Boomers are faced with many vexing questions—where to live, how to downsize, what medical plan to choose—but I will tell you in advance the one that's going to keep you awake at night: Should I attend my 50th high school reunion?
High school formed us socially. Or maybe deformed us. Naturally, you're curious to see how everybody turned out. Are the popular girls still mean and beautiful? Are the jocks still thuggish and aggressive? Did anyone become fabulously successful? How will my own career and lifestyle hold up? Will I be the belle of the ball, with my amusing stories about the time I interviewed Sandra Day O'Connor and my current life in a Florida retirement community?
Needless to say, I decided not to go. It was just too risky. Too many bad things could happen. The first tipoff was the old classmates who contacted me, trying to round up attendees. One couldn't seem to place me and the other had me confused with a real loser. The clincher was when I saw the list of people coming. None of my four or five friends, the people I really hung out with, would be there. To add insult to injury, they were all in the "Lost/Can't locate" column.
Over the years and through the grapevine I've heard things about the people I went to high school with. As far as I know we had two outstanding success stories. One boy went on to become the attorney general of Nevada, and one girl, who would call me up at night and demand I give her the homework answers, calling me vile names involving sexual orientation if I didn't, had gone on to become one of the top models of the swinging '60s. (Boy, I'd love to see her again. I have a few choice comments to make to her face, comments I've been working on for 50 years.)
No, I was not in the right frame of mind for a 50th high school reunion. I would let sleeping dogs lie and achieve my own closure. Then, about two days after the reunion occurred, I got an email with all the pictures attached—more than 600 of them. Well, forget about closure. I dropped everything and spent the entire day obsessively going over them. Here's what I learned:
The girls (and in this context it is appropriate to refer to 68-year-old women as girls) fall into two categories: those who've have had work done and those who haven't. Those who've had look better. Much, much better. Twenty years younger. I'm not pushing for plastic surgery, but to look good in reunion photos, it's a miracle worker.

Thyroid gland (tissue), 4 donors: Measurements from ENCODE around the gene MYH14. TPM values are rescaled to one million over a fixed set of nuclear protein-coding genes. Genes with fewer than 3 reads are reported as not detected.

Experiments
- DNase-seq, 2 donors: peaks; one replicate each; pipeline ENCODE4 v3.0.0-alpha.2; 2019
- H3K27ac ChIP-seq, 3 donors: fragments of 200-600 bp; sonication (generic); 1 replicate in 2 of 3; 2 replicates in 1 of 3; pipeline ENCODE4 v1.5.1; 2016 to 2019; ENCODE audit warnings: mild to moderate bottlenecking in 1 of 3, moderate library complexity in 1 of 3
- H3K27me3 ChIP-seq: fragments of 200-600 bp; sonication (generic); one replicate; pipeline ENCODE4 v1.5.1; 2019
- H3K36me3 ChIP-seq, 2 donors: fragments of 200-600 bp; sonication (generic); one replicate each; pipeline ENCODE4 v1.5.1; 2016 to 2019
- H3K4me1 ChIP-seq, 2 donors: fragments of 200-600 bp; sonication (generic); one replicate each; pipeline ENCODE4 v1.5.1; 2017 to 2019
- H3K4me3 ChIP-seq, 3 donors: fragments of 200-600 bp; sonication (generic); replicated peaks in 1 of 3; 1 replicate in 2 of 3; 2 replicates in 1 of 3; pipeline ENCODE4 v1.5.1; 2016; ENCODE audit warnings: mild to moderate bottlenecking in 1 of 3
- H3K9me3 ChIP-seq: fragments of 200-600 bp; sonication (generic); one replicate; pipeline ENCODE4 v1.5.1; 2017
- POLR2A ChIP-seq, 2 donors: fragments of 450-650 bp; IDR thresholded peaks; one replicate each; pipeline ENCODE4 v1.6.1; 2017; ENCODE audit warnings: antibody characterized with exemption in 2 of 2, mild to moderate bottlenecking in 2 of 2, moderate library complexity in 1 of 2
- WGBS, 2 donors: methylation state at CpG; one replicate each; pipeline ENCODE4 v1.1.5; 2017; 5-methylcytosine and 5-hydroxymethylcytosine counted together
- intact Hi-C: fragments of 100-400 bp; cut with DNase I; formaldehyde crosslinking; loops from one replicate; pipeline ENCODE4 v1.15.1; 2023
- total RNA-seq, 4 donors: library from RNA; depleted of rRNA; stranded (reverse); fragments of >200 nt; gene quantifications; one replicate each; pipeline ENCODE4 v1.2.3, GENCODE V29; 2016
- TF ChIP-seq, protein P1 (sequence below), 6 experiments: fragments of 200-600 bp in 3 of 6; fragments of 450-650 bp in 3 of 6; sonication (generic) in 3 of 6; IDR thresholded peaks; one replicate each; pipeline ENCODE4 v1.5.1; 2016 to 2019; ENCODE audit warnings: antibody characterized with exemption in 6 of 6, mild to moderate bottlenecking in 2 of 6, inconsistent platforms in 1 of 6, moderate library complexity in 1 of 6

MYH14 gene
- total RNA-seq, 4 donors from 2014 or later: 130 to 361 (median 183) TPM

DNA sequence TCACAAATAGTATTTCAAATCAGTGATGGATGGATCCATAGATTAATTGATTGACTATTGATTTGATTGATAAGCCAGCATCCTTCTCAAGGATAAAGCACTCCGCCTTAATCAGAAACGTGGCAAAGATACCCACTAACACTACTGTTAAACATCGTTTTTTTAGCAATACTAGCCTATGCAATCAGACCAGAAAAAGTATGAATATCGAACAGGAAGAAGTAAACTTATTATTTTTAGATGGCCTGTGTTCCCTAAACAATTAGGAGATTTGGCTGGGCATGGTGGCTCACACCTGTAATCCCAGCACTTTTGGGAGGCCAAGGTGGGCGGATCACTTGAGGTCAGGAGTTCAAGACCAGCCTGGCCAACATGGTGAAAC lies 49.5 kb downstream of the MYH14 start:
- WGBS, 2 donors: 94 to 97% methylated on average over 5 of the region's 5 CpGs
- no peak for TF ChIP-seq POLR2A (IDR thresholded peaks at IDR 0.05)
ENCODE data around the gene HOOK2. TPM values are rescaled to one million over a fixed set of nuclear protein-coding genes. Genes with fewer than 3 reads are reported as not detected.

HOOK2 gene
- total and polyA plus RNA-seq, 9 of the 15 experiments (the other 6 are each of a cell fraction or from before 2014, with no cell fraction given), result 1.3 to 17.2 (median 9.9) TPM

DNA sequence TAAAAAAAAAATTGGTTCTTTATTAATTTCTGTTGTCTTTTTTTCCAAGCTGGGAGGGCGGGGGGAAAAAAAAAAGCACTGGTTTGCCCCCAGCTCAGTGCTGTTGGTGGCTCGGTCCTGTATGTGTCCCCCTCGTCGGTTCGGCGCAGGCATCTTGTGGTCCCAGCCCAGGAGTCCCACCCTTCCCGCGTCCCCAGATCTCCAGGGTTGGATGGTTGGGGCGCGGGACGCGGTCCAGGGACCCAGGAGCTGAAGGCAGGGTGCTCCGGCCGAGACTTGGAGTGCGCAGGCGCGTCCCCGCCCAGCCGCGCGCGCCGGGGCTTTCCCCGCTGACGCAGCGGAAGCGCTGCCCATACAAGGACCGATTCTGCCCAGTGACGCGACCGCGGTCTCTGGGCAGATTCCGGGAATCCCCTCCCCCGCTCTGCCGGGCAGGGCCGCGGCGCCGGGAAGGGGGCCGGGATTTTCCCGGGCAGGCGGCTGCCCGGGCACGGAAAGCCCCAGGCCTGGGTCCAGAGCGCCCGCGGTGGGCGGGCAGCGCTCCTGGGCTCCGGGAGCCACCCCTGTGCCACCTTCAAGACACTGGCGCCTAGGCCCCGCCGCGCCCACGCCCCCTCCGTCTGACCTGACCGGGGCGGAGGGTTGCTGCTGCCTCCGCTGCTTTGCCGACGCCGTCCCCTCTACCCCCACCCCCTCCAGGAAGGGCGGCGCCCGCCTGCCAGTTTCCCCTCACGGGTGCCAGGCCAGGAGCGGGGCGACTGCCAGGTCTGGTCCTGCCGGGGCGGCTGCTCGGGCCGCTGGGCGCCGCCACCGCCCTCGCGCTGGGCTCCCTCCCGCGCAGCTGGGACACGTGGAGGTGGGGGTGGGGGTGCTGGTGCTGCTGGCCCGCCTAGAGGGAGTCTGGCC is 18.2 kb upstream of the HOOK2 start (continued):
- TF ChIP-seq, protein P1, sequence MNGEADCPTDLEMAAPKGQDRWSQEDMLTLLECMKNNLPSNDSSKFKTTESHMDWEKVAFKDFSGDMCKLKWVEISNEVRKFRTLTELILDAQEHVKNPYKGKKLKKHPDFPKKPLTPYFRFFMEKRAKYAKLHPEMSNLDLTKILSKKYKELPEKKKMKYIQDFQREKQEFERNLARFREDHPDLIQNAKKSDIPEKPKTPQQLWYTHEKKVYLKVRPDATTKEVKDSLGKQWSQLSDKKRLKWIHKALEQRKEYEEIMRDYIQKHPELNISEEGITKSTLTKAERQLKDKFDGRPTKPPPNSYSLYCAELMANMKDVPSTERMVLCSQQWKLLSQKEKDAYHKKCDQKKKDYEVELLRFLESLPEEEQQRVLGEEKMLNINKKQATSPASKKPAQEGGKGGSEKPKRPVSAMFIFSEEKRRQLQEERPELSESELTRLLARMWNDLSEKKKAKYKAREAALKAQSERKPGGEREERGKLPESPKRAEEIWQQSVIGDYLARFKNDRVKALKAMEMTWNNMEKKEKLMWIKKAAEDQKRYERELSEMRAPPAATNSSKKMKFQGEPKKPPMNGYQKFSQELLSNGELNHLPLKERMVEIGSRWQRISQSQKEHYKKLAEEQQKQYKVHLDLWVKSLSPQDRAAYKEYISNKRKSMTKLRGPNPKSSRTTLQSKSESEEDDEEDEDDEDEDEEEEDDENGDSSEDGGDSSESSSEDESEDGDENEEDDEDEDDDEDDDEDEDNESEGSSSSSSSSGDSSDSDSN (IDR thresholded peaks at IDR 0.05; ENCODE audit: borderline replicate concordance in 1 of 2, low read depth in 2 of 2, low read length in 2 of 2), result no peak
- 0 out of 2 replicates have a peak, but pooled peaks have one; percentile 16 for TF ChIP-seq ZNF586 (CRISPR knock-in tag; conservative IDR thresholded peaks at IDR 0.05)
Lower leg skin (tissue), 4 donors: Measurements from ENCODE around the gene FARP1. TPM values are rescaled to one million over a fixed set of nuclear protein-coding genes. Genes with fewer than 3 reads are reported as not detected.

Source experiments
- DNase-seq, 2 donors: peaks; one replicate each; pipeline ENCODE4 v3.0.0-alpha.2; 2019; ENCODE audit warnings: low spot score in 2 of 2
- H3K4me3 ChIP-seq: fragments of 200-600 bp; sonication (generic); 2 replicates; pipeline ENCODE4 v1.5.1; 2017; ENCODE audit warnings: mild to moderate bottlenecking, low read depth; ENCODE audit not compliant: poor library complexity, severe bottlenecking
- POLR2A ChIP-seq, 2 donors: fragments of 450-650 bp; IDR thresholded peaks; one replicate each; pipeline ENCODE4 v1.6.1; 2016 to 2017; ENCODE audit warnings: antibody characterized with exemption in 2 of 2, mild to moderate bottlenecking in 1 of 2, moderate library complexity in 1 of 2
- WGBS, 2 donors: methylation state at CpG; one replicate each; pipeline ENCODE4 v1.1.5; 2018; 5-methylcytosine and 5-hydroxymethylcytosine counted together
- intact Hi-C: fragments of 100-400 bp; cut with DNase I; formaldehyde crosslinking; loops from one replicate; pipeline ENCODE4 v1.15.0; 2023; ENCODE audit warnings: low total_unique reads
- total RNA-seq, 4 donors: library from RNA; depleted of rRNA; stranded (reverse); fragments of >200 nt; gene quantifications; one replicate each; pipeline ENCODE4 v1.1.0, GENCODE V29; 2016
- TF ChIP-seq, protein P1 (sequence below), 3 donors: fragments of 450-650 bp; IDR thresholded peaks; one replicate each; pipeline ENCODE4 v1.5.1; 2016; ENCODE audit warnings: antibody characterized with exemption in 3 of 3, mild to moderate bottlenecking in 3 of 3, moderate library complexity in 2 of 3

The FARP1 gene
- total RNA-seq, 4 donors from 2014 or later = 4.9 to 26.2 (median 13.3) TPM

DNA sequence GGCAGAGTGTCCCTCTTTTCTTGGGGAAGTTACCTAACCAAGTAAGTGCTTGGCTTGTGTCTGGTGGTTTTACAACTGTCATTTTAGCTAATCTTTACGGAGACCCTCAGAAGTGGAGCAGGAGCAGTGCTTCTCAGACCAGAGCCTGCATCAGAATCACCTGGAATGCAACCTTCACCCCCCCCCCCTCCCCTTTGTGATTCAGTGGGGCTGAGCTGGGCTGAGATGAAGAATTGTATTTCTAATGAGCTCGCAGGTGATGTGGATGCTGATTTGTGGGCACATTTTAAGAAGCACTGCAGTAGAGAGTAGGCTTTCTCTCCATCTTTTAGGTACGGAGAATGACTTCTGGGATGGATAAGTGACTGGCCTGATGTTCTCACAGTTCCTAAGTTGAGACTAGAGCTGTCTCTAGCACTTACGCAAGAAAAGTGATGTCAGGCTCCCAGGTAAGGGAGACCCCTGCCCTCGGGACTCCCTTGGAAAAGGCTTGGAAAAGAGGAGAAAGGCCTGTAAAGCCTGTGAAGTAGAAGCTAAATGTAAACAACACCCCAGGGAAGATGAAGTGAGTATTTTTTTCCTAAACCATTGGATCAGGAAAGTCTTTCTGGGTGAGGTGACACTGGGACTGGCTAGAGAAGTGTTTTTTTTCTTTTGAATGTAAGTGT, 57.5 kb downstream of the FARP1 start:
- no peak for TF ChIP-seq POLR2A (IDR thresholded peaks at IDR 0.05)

The big problem is the neck. The girls were painfully aware of this. You've never seen so much scarf wearing in your life, even to the dinner dance. The class beauty had this little fur thing wrapped strategically around her neck as she performed the Twist.
The boys all looked like they should be addressed as "Gramps." They say men age better than women. Well, not in my class. Hair disappeared, noses and ears enlarged, and the physique of youth was long gone.
The two or three men who could still be called handsome had one thing in common—a full head of hair. I hate to say it, but that's what makes the difference.
While there appeared a genuine cordiality among the attendees, I could see the old cliques reforming. The popular girls got to be popular again, and held court, particularly at the dinner dance. A few, three or four, still had some allure. But most had turned into nice old ladies. In many cases the less popular girls had surpassed their betters as time went by and now had the edge.
I looked for signs of dissipation in the eyes of several of the big drinkers from the old days, but they have apparently cleaned up their act. In only two out of 600-plus pictures did any of the boys and girls look drunk. (Then again, maybe they didn't post the drunk pictures.) One person appears to have been in a horrible accident, but of course I'll never get to hear that story.
Everybody had to do the Stroll at the dinner dance, which I found a little odd as I could not remember a single party where that dance had been performed. For a minute I was back in high school: "They're having Stroll parties and not inviting me!"
The dead were surprisingly present. In fact, they got more picture time than I did. They had a tree planting ceremony to honor the two boys who were killed in Vietnam—better late than never, plus a reminder of what an intense period that was. Out of a class of 100, two were killed in Vietnam.
And at the dinner dance, a table was set up in the ballroom with the graduation pictures of everyone who had passed away. This was the most shocking image of all. There they were, so young and attractive, in their pearls and tuxedos, each with a votive candle in front, looking out toward a bunch of old people doing the Stroll. I was a little shaken to find out that both the girls I "dated" in high school were among them.
But wait. It gets worse. Somebody died. The very next day. She got home from her 50th high school reunion, went to bed, and the next morning her heart stopped.
Well, by this time I seem to have pretty much destroyed the high school reunion business. Should you go? If you were popular and still have your looks, definitely. If you were popular but lost your looks, stay home. If you were a nerd who made millions, absolutely, particularly if you have a trophy wife. If you were medium popular and had a middling career, I'd sit it out. Why rub salt in old wounds?
And if you're dead, don't worry. You're going to be there anyway.
This month I answer that burning question: Should you go to your 50th high school reunion?
For more from Bob Plunket, click here to read his Real Estate Junkie blog. >>
This article appears in the January 2014 issue of Sarasota Magazine. Like what you read? Click here to subscribe. >>